“Thinking about the Truesdells” — a photo-narrative by Charles Ingham

July 1st, 2019

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“Thinking about the Truesdells” .2018

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From the series Pastoral Scenes of the Gallant South
Archival inkjet print, 4½ x 6½ inches, framed to 14 x 14 inches

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“Thinking about the Truesdells,” comes from a seven-work series entitled Pastoral Scenes from the Gallant South (from Billie Holiday’s “Strange Fruit”).

Harriet and Thomas Truesdell were abolitionists and conductors on the Underground Railroad, using tunnels beneath their house at 227 Duffield Street in downtown Brooklyn. Most recently the home of community organizer and activist Joy Chantel (until her death in 2014), the modest two-story house still stands, albeit recently abandoned and surrounded by the development of high-rise luxury hotels and condominiums, the subject of a continuing struggle between preservationists and the city.

Other subjects in this series, all of which will be published on Jerry Jazz Musician, include the legendary blues artist Robert Johnson (click here to view), the educator and investigative journalist Ida B. Wells (click here to view) the Memphis photographer and preacher L. O. Taylor, Homer Plessy, (click here to view) and Booker T. Washington. The artist also takes the series “up South” to Brooklyn, focusing on the Truesdells (as featured in this post), husband-and-wife conductors on the Underground Railroad in New York, and the contemporary African-American photographer Nona Faustine.  He also pays homage to Charlie Parker’s New York in “Thinking About Charlie Parker” (click here to view).

The series comes out of a road trip through the South that the artist took in 2018. The pieces can be interpreted as a form of self-portrait, of the artist paying homage in his own way to an individual, and of the place which that person occupied and continues to occupy. This is the South that the photographer Sally Mann describes as “a place extravagant in its beauty, reckless in its fecundity, terrible in its indifference, and dark with memories.”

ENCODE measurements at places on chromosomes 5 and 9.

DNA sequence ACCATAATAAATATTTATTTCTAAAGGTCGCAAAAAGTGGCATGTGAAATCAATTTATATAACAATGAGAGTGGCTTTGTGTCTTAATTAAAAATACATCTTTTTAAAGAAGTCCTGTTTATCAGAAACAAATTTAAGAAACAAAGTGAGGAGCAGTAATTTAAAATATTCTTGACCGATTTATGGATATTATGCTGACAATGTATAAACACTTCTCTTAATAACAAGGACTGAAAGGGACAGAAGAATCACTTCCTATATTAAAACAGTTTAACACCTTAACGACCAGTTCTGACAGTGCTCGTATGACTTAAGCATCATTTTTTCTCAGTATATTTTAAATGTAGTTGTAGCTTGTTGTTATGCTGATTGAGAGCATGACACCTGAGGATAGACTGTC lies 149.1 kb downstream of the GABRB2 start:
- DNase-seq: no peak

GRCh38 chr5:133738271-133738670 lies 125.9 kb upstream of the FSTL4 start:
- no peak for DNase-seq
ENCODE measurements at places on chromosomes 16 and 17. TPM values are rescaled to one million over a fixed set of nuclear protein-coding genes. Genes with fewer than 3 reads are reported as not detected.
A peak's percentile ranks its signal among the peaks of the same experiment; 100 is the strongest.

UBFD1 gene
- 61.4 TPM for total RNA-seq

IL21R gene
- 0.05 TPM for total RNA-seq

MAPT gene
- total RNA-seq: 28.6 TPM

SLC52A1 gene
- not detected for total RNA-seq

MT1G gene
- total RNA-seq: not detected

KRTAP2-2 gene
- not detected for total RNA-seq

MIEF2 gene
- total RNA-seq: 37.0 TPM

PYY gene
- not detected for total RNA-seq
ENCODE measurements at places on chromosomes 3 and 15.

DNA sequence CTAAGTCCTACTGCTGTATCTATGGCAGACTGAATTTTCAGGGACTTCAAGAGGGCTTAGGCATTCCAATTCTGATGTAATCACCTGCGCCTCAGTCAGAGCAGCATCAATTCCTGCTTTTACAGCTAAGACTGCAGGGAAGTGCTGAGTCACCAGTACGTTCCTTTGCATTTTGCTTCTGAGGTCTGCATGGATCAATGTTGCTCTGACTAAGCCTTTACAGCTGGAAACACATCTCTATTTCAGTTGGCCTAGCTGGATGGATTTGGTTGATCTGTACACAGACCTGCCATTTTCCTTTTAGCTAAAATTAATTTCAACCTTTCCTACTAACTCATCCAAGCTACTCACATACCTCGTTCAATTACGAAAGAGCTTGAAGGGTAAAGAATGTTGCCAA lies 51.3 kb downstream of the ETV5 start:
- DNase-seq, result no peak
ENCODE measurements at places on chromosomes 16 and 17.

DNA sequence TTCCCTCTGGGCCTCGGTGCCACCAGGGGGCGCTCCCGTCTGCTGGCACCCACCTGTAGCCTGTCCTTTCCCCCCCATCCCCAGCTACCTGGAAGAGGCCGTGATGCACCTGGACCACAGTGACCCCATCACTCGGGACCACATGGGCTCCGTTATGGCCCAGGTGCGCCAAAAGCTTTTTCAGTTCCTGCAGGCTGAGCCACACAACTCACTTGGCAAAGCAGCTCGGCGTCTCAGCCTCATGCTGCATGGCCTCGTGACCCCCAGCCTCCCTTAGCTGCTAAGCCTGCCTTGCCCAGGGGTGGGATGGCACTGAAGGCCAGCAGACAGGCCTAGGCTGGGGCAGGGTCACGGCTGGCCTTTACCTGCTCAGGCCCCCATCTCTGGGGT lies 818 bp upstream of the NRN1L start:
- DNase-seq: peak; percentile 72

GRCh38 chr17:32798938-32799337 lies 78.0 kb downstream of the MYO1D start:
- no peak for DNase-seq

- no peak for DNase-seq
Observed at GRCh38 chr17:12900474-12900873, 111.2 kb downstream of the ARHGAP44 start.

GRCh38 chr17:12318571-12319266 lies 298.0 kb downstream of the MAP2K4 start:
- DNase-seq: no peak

Ingham’s photo-narratives explore invented spaces, alternative histories, and visual fictions, sometimes incorporating altered, appropriated images. In some pieces, images alone form a narrative; a horizontal row of five to seven photographs creates a “cinematic” form. In others, words and images create a dynamic interplay, and in the fotonovela series, the photographs move closer to a traditional illustrative function for the text. None of these interchanges between image and text are straightforward, however. Placing verbal and visual elements together immediately creates a tension for the viewer that they want to find/interpret in order to “explain” the narrative of the piece; thus, the artist expects viewers to find a unique narrative of their own in the work.
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“Thinking About Robert Johnson”

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“Thinking About Ida B. Wells”

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“Thinking About Homer Plessy”

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Click here to view “Thinking About Charlie Parker”

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Click here to view “Me, Thinking About Rev. L.O. Taylor”

 

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photo by Jacqueline Ramirez

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Born and educated in England, Charles Ingham moved to California in 1982. He has always been interested in hybrid forms and the intersection of literature and the visual arts, his photography often seeking to transgress the traditional boundaries separating the verbal and the visual.

Ingham lives in San Diego and shows his work at Distinction Gallery in Escondido. His work may also be found at his website: charlesingham.com

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